Donald Trump's updated contraceptive rule was recently leaked, raising concerns about women's ability to access affordable family planning. It's hard to keep track of what we need to be keeping track of these days, especially when it comes to women's health. So let's review.
What is the contraceptive mandate?
The contraceptive mandate, aka the "birth control benefit," was a part of the Affordable Care Act's (ACA) Essential Health Benefits, which included the list of ten services that the non-partisan Institute of Medicine determined all insurance providers must cover because, well, they are essential. The rule's preventive care guidelines meant that women could access the form of contraception they need at no cost.
It's been great for women's health, and their wallets.
Thanks to the contraceptive mandate, more than 48 million women no longer face cost barriers to accessing birth control. The National Women's Law Center reported that in 2013, women saved more than $483 million in out-of-pocket birth control costs, for an average of $270 per woman. The number of women who filled their birth control prescriptions without copays grew from 1.3 million to 5.1 million, and in one year the share of women who had access to birth control with no out-of-pocket costs grew from 14 percent to 56 percent.
As described in a recent report released by the Roosevelt Institute and the Ms. Foundation for Women, these benefits have an outsized impact on women with low incomes and women of color, whose ability to access health care, including contraception, is compromised by stark disparities in wages, employment benefits, and proximity to providers, among many other factors. Historic racial and gendered inequities continue to shape economic opportunities and outcomes for those women and their families.
The benefit sparked outcry from day one.
The birth control benefit has been marked with a bullseye since the moment it became part of the health law. Despite the fact that President Obama included an exemption for churches and other places of worship, there have been more than 100 lawsuits challenging the provision, two of which have made it to the United States Supreme Court. In the first such case, Hobby Lobby Stores Inc. v. Burwell, the Court expanded the definition of what can be considered a "religious" organization and allowed for those non-religious entities to deny contraceptive coverage. To ensure that employees of those organizations could still access birth control, the Obama administration created an "accommodation," which requires employers to simply sign a form stating their religious objection to providing the coverage, thereby triggering a process by which a woman can get coverage directly through her insurance provider.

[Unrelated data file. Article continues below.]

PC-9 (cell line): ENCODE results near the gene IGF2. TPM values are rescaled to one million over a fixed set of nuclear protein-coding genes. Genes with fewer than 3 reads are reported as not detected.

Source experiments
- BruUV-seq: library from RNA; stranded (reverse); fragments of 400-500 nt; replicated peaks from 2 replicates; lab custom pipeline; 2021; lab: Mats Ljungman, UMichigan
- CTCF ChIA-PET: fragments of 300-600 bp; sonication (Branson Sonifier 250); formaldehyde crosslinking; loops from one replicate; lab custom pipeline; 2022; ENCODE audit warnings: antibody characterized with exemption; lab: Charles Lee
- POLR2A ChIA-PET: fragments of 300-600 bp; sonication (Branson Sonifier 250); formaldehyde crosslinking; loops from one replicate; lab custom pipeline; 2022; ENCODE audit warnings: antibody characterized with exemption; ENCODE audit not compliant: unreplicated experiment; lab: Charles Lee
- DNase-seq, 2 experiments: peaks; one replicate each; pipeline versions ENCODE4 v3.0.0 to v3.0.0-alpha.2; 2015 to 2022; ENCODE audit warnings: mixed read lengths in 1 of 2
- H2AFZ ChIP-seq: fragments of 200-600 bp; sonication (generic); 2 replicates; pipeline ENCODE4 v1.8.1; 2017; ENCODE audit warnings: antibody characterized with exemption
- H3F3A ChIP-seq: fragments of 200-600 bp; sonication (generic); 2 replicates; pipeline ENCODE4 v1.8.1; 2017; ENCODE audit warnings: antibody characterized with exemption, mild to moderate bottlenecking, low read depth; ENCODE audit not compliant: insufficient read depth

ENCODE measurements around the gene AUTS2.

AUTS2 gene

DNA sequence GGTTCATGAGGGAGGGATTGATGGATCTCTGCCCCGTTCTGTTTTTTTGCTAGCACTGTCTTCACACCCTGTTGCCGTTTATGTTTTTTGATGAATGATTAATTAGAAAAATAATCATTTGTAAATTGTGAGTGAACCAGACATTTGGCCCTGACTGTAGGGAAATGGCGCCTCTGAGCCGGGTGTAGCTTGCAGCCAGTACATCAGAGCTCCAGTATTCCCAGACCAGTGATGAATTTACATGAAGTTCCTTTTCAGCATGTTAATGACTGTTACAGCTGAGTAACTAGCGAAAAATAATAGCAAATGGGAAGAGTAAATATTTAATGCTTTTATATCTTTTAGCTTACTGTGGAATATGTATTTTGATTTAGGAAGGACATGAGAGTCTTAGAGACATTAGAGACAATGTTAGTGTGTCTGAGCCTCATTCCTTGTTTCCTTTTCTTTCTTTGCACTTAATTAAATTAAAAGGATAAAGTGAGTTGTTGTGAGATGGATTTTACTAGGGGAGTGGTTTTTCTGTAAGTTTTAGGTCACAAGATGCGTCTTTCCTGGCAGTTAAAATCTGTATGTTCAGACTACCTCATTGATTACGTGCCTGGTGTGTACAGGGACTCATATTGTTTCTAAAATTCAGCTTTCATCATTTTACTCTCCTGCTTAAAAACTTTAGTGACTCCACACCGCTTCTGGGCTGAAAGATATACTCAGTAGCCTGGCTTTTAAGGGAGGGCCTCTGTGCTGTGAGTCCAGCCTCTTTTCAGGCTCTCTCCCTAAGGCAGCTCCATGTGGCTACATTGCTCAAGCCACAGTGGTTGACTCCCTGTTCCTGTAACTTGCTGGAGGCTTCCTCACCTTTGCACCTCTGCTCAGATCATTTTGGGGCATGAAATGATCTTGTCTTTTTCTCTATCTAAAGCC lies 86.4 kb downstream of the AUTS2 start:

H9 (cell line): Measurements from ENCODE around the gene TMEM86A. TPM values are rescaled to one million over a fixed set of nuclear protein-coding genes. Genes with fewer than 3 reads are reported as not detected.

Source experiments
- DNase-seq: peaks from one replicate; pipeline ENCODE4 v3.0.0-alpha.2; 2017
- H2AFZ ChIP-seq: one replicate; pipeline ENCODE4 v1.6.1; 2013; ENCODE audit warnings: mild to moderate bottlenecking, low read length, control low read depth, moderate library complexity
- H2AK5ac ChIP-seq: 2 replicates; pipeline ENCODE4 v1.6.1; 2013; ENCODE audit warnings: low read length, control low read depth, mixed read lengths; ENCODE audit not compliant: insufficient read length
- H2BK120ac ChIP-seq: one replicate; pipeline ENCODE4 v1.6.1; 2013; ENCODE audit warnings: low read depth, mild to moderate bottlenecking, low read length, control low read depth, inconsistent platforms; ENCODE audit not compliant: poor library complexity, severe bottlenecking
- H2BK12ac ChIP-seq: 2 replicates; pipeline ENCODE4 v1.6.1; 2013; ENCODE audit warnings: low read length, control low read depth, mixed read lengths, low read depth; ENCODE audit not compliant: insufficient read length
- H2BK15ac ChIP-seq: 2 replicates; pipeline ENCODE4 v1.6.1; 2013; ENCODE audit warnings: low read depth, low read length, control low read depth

Everyone moved on, right? Wrong. A number of organizations protested, saying that even signing the form was a violation of their religious liberty because it enabled women to access a service they find at odds with their beliefs. So the Supreme Court heard a second series of cases, including Little Sisters of the Poor v. Burwell, punting a decision to a later date. Given how loudly the new administration has lobbied for so-called "religious freedom" at the expense of women's health, the future of the birth control benefit in the courts is murky, at best. In a recent ceremony at the White House, President Trump told nuns from the Little Sisters of the Poor, "Your long ordeal will soon be over, okay?"
What would this leaked rule do?